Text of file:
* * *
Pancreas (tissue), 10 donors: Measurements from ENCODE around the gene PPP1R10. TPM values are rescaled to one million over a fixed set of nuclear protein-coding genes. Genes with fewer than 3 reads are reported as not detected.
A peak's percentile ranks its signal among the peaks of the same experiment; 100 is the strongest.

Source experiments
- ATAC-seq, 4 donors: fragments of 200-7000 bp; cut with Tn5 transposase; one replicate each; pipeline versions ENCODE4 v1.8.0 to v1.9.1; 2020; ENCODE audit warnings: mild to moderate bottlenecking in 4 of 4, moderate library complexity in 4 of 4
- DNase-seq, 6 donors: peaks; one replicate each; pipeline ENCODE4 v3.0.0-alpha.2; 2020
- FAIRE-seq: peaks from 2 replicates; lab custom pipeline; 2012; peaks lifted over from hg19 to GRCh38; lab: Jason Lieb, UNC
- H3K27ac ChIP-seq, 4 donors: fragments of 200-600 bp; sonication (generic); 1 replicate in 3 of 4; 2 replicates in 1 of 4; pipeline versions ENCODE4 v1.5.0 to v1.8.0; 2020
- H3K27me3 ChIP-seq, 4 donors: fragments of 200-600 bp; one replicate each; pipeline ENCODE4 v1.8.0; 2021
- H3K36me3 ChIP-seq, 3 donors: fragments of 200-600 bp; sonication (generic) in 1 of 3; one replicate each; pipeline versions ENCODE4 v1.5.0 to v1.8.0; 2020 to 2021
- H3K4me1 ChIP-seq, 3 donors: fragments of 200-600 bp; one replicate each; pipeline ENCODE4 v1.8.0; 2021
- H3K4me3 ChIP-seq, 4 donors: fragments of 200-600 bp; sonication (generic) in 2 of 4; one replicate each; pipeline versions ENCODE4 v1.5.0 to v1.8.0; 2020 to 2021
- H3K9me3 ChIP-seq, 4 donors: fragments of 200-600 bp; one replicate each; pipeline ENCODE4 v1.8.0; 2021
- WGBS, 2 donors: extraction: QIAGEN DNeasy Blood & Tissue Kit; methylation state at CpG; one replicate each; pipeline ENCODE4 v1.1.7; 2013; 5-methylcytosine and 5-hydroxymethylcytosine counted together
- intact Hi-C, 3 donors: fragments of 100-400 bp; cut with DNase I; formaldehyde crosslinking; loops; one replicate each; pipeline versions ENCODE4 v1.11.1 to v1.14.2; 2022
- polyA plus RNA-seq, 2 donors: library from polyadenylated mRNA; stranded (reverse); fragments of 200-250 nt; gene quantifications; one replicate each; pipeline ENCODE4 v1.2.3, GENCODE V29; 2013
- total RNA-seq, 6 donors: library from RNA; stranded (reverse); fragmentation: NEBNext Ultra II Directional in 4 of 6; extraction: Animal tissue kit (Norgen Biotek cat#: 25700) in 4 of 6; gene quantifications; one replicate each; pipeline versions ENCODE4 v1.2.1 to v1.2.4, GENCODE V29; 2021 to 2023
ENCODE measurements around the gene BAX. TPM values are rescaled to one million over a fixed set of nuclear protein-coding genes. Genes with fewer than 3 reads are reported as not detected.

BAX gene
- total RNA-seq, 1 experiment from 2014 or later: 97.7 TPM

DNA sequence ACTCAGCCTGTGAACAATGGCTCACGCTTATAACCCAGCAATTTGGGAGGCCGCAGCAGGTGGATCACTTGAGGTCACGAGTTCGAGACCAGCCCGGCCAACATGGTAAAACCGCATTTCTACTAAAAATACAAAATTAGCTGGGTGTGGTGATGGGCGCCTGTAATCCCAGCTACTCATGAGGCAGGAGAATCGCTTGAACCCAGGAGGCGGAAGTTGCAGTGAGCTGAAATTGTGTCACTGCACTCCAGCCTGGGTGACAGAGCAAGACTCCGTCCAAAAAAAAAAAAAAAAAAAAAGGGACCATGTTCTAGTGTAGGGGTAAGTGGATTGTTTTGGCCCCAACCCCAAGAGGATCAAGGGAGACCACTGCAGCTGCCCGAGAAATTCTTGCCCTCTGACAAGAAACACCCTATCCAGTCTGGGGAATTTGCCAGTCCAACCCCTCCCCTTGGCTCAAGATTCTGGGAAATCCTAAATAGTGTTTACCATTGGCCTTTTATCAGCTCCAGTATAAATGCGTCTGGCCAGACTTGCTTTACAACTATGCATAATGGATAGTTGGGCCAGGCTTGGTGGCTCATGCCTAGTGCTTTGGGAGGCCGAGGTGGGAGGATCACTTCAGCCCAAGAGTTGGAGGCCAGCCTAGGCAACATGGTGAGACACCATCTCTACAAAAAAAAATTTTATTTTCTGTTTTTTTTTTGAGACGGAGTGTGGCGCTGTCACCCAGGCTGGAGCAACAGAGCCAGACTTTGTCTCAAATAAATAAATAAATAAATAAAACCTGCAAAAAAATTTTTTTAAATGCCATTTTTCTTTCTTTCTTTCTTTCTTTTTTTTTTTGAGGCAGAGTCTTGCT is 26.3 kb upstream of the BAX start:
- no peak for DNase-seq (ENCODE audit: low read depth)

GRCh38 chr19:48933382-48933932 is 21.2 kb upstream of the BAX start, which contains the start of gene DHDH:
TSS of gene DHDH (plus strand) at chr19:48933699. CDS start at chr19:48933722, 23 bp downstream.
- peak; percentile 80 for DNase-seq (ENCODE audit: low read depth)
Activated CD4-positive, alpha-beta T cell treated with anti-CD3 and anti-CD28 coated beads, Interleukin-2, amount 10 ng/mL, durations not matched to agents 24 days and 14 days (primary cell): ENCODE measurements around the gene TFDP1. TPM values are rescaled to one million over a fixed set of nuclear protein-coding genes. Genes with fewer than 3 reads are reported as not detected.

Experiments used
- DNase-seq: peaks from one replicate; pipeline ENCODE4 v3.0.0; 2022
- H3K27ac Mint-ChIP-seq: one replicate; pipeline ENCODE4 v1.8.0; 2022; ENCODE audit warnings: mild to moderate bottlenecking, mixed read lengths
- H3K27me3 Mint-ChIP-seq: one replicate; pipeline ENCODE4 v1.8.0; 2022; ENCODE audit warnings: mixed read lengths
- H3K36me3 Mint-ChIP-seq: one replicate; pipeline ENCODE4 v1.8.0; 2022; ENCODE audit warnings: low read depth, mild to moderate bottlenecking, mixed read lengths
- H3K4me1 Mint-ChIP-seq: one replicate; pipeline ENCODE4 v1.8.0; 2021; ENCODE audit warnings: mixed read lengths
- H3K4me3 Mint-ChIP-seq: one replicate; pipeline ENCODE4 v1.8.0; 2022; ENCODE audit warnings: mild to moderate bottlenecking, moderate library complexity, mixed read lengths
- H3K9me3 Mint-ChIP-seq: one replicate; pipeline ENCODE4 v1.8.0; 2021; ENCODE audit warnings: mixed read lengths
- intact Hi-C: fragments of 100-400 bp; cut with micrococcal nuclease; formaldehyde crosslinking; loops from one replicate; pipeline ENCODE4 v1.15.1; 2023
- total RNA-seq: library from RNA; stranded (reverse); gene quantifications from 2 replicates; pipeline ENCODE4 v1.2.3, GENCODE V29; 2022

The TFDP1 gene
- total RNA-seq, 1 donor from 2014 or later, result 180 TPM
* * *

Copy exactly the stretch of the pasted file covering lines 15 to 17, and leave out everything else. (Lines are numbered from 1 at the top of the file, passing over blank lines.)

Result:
- polyA plus RNA-seq, 2 donors: library from polyadenylated mRNA; stranded (reverse); fragments of 200-250 nt; gene quantifications; one replicate each; pipeline ENCODE4 v1.2.3, GENCODE V29; 2013
- total RNA-seq, 6 donors: library from RNA; stranded (reverse); fragmentation: NEBNext Ultra II Directional in 4 of 6; extraction: Animal tissue kit (Norgen Biotek cat#: 25700) in 4 of 6; gene quantifications; one replicate each; pipeline versions ENCODE4 v1.2.1 to v1.2.4, GENCODE V29; 2021 to 2023
ENCODE measurements around the gene BAX. TPM values are rescaled to one million over a fixed set of nuclear protein-coding genes. Genes with fewer than 3 reads are reported as not detected.